Sliding Doors, 1998.
Directed by Peter Howitt
Starring Gwyneth Paltrow, John Hannah, John Lynch, Jeanne Tripplehorn, and Zara Turner.
A London woman’s love life and career both hinge, unknown to her, on whether or not she catches a train. We see it both ways, in parallel.
“What if?” That’s the central question of pretty much any time travel movie. (Back to the Future: What if you could meet your parents when they were in high school?) In the case of Sliding Doors, the time travel is set up in the sense of parallel storylines that stem from the question: What if Helen Quilley (Gwyneth Paltrow) misses her train or just manages to slip through its sliding doors?
The film sets up that premise and then follows the two alternate storylines, cutting back and forth between them while occasionally allowing them to intersect. While that sounds like it could be confusing, writer/director Peter Howitt employs several visual cues to help you keep track of which timeline you’re watching: Helen’s haircut changes in one of them, for example, and there are some clearly delineated personality changes that help as well.
The plot is a typical rom-com, something that certainly had its heyday during the 1990s. In one storyline, Helen catches her boyfriend in bed with another woman. In the other storyline, she doesn’t, but we know he’s cheating on her. What happens in each version of the tale leads from that binary decision point, with the climax serving up a bit of melodrama that was quite at home in the late 90s but could be a bit eye-rolling to younger viewers today. (Hey, us Gen Xers were searching for some kind of meaning of life back then, before social media, smartphones, and insane threats to democracy.)
Sliding Doors’ theme, of course, is how the simplest occurrences can introduce major changes in our lives, but also how it’s up to us to make changes happen. Before the catches/misses the train moment, Helen has been laid off from her job, so she spends the rest of the movie not only dealing with her ne’er-do-well boyfriend but also trying to cope with that event. Sure, you can argue that its clever hook might have been better used on a weightier story, but there’s nothing stopping anyone from using it themselves. It’s not like you can claim the rights to a story hook.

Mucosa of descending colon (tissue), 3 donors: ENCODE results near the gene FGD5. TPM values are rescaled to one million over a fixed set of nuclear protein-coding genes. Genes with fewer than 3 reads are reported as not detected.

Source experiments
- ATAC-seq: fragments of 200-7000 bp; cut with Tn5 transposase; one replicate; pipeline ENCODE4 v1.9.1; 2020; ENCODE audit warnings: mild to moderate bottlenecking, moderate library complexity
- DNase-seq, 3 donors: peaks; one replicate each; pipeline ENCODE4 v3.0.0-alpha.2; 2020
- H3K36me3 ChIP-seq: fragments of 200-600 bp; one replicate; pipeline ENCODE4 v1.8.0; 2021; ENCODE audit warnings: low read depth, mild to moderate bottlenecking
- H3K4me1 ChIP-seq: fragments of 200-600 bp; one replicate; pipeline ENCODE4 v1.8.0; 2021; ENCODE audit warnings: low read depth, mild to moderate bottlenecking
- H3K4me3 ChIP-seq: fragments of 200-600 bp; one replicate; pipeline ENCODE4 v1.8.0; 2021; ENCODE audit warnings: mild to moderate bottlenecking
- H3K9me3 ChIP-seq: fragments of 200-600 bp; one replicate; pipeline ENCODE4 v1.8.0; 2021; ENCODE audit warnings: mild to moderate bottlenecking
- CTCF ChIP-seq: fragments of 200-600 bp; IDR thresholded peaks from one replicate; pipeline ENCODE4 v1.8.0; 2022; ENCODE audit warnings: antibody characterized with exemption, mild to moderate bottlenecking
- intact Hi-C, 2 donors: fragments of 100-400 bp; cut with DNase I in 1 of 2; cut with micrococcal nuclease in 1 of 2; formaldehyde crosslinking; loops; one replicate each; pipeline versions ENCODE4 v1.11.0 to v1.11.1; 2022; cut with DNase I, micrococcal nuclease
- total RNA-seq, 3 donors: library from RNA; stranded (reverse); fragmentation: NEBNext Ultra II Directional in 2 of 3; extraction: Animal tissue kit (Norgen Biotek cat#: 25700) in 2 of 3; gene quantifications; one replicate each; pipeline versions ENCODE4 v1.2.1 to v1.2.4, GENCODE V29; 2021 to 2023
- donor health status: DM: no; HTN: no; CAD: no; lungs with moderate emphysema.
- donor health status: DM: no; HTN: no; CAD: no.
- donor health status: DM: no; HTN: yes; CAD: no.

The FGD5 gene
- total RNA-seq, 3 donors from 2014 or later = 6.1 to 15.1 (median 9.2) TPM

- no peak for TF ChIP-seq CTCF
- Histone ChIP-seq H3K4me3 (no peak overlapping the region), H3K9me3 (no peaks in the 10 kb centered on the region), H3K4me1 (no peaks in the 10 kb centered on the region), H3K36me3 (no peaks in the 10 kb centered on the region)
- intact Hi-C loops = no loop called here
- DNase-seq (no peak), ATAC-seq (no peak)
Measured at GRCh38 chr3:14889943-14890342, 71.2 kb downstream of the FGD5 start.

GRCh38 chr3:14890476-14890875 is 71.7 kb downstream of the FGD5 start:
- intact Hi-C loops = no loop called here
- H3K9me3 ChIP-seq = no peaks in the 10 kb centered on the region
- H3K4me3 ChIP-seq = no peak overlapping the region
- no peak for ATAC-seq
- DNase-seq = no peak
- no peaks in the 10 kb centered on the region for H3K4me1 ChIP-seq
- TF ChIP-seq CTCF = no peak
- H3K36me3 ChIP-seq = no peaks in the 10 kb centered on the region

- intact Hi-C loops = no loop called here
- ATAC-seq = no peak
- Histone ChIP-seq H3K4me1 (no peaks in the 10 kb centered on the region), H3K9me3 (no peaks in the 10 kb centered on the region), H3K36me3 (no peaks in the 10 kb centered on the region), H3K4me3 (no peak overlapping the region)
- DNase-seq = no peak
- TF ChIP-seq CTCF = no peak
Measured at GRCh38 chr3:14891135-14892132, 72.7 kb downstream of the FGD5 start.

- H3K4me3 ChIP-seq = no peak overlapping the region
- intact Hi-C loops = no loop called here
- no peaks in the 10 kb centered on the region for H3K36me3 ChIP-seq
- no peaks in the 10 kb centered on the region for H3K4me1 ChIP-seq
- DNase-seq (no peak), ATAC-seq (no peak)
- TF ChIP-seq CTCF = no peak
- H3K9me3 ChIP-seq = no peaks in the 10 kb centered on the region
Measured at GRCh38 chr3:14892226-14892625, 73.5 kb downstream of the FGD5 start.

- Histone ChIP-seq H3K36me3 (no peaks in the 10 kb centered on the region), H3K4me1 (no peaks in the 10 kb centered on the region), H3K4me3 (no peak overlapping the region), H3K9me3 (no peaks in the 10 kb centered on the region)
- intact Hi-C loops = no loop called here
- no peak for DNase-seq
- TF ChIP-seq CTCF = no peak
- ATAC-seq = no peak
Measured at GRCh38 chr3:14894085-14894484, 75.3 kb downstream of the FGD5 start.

I find Sliding Doors a fun film to revisit, so I can remember an era when life just seemed simpler. I’m not the biggest Gwyneth Paltrow fan, but she does a fine job in this film, which helped push her burgeoning career forward. And as someone who has reached the mid-century mark of my life, I admit I’ve had my share of “What if this had happened instead of that?” moments in recent years.
This new Collector’s Edition from Shout! Factory features a new 2K transfer along with a nice batch of bonus features.
- Audio commentary: This is a new track with Howitt, who looks back on writing and directing his first feature film, which, surprisingly, had some difficulties being made before Intermedia Films in London and Sydney Pollack’s Mirage Enterprises stepped in to tag-team on its production. Howitt seems pretty thrilled to look back the experience and covers a wide range of subjects, including the writing process, giving Paltrow a British accent, and stories from the set. Unfortunately, he sometimes falls into the trap of just reciting what we’re seeing onscreen, but it’s easy to give him a pass because he seems so jazzed to be talking about the movie again.
- The Sliding Doors Moments (74 minutes): A wide-ranging look back on the making of the movie, this documentary features behind-the-scenes footage shot by Howitt over 20 years ago and interviews with him, Paltrow, fellow cast member John Hannah, Pollack, producer Philippa Braithwaite, and others. While Sliding Doors isn’t looked back on as a major classic, it was one of those rare Hollywood opportunities where the stars aligned and many talented people came together to make a movie that’s still fondly remembered by many. It takes an incredible amount of work and sheer dumb luck to get pretty much any movie made, let alone one that makes even a little dent on the zeitgeist of its era, and this documentary is a testament to that.
- A Stroll Through Sliding Doors London (12.5 minutes): Howitt walks us through a tour of many of the movie’s shooting locations, including a recollection of the real-life moment that he experienced and which inspired the movie.
Some trailers and TV spots round out the platter.
Flickering Myth Rating – Film: ★★★ / Movie: ★★★